Self

I Was Ghosted By My Therapist

Photo: fizkes / Shutterstock
confused woman looking at phone

“Hi! This is Eloise calling! Could you give me a ring back when you get a second, just to arrange your next appointment? Thank you! Bye!”

How strange. As far as I know, I’m around halfway through trauma-focused CBT. I won’t bore you with the technicalities, but the way I see it I’m in the really fun stage of healing from PTSD where I purposely trigger flashbacks to try and file the memories nice and neatly (and finally processed) back in my brain.

It’s exhausting. It exacerbates every single symptom.

But, it has to get worse for it to get better — and I personally quite enjoy the idea of a life not plagued by paranoia, disassociation, and flashbacks. Fun, right?

RELATED: How To Respond To Ghosting: 10 Ways To Stay Calm And Move On

Let’s head back to a week prior.

It’s Wednesday, 9 am, and as per usual I’m sitting cross-legged in my bed in the virtual waiting room, waiting for my therapist to turn up.

5 minutes pass: Hmm, she must be running late.

15 minutes: This is strange.

30 minutes: Oh god, what if she’s dead? Do I call the police? Do I call the receptionist? What if I don’t do anything and the next time I see her it’s because her body has been found and she’s on the news?

32 minutes: She’s probably just late, I’ll see her next week.

Your therapist missing an appointment with no notice is certainly a bit strange, but it’s not the end of the world. Then I get this phone call. Why would I need to book more appointments when I have a regular slot? It seems kind of sketch.

So, I give Eloise a callback. Low and behold, I’m getting a new therapist. No reason was given why. Eloise thought it was strange that I hadn’t been told beforehand; not to worry, though! She’s sure the new one will be just as good!

So, what do you do when your therapist ghosts you?

If you’re anything like me, you’re about to go through the five stages of grief. At first, I was convinced it was some kind of a mistake. Then I got angry, really angry. I bore my soul to this woman. She knew the worst things that had ever happened to me. Then she just left: no reason or explanation. Gone.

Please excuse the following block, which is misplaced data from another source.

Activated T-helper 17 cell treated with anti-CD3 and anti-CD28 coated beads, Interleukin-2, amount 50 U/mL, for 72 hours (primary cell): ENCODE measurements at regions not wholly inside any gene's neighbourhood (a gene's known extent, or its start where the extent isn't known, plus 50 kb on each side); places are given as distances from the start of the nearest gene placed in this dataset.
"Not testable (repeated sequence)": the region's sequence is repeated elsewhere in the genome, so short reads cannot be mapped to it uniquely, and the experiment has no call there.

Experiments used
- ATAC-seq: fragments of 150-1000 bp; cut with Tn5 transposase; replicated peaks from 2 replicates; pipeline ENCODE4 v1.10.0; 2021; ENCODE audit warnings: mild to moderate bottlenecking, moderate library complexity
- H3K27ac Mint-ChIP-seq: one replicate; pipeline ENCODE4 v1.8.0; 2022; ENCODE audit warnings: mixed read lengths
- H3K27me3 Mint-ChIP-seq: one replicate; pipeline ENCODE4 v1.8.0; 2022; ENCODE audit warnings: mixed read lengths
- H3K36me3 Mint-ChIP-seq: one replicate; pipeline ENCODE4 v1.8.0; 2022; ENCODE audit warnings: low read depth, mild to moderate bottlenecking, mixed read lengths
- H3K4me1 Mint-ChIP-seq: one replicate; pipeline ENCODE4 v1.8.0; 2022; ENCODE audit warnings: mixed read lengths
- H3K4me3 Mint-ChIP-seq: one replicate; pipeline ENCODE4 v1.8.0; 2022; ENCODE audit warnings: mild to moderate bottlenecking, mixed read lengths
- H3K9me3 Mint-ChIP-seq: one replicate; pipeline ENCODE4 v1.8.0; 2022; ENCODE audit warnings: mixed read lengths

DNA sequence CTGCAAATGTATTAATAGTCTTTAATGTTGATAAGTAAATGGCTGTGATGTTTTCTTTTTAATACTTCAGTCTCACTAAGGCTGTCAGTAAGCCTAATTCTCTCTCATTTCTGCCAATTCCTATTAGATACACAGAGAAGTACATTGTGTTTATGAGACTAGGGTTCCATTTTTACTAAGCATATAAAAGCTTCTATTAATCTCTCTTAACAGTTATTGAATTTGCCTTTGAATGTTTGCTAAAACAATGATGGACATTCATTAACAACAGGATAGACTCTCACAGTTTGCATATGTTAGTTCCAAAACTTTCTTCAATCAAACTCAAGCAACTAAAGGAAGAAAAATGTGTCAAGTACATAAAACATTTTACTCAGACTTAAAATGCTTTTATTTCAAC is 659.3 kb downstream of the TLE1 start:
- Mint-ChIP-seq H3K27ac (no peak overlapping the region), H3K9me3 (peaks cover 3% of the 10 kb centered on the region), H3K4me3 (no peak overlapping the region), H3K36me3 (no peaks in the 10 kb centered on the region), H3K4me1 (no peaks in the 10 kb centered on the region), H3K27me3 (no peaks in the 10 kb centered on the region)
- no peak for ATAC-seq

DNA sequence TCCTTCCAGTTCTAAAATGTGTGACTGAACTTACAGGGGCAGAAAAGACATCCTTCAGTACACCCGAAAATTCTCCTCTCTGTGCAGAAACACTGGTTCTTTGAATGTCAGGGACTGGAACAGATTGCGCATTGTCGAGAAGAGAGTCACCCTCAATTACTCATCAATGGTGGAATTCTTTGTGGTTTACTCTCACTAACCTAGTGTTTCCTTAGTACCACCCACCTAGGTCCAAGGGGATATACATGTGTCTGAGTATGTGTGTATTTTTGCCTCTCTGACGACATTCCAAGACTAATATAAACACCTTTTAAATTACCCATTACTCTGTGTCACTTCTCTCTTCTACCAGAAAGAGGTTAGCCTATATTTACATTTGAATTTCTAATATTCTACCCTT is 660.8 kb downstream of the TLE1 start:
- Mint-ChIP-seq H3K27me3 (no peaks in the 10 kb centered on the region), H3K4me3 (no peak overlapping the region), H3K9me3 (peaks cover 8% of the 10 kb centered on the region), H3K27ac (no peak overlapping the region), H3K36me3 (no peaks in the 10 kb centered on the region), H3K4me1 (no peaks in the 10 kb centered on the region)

Next, bargaining. If only I had been a better patient maybe she would have stayed. Maybe what had happened to me was too messed up for her to hear. If only I’d have tried harder and healed faster.

Then, the quiet. I hit a brick wall. Where do I go from here? What’s the point in going through the whole process again with someone new? What if they leave too? What if they don’t get me as she did?

In a way, being ghosted by my therapist hurt more than any friend or partner could. Whilst I was in the thick of healing, I had an unfairly negative view of people. I expected them to leave me and if they didn’t, I saw it as a poor judgment on their behalf. I felt safer alone.

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But a therapist felt different. She was being paid to put up with me, and she wasn’t directly involved in my life so much of my messy behavior didn’t really affect her.

It felt entirely my fault. I’d somehow managed to push away the person who was meant to help me fix myself. Usually, if I was feeling this type of way, I’d talk to my therapist about it. But she left. I was alone. 

Finally, acceptance. It had nothing to do with me at all. When people go to therapy, they tend to place their therapist on a pedestal. But, the truth is that they don’t have all the answers. They don’t always get things right. Sometimes they abandon their client’s mid-way through a course of treatment without any prior warning.

RELATED: Exactly What To Do — And More Importantly, What Not To Do  After Being Ghosted

At first, because I held my therapist in such high regard, I assumed there was some kind of failure on my part. There wasn’t.

I raked my brain for what the reason why could have been: a new job, family issues, health. I’ll never know the reason she left; I don’t need to. She is a human as you and I, and even if her ghosting hurt me — it says nothing about me as a person. 

What do you do after you’ve finished grieving? You pull yourself up by the bootstraps and you get yourself back to therapy.

Finding a new therapist isn’t fun. Getting them up to date on your situation can be tiring. When you’re used to one person’s style of helping, getting used to another can feel strange. But different isn’t necessarily bad.

And, if you don’t mesh well with your new therapist you are allowed to ask for a new one, again and again, until you find someone that feels right for you.

If there’s one thing I really recommend, it’s chatting out your previous therapy situation with your new therapist. They won’t reassure you that they’ll never leave; they might. But, they can help you work through how that made you feel and why it made you feel that way. 

Let’s be honest: being ghosted by anyone isn’t exactly fun and games, especially when it’s so unexpected. But, it’s not the end of the world.

Laugh about it, cry, stare at a wall and hit a pillow. Let yourself feel all your emotions in their entirety. Then, pick yourself up and start to put yourself back together.

Setbacks happen all the time, in all aspects of life.

Facing a hurdle is not a sign you should stop. It’s not a reason to fall back into old habits. Healing is hard, but it is worth it. So, what do you do when your therapist ghosts you? You get a new therapist.

RELATED: 9 Reasons It's So Difficult To Move On After Being Ghosted - And What To Do About It

Lizzie Marney is an author. Follow her on Twitter.

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This article was originally published at The Everyday Magazine. Reprinted with permission from the author.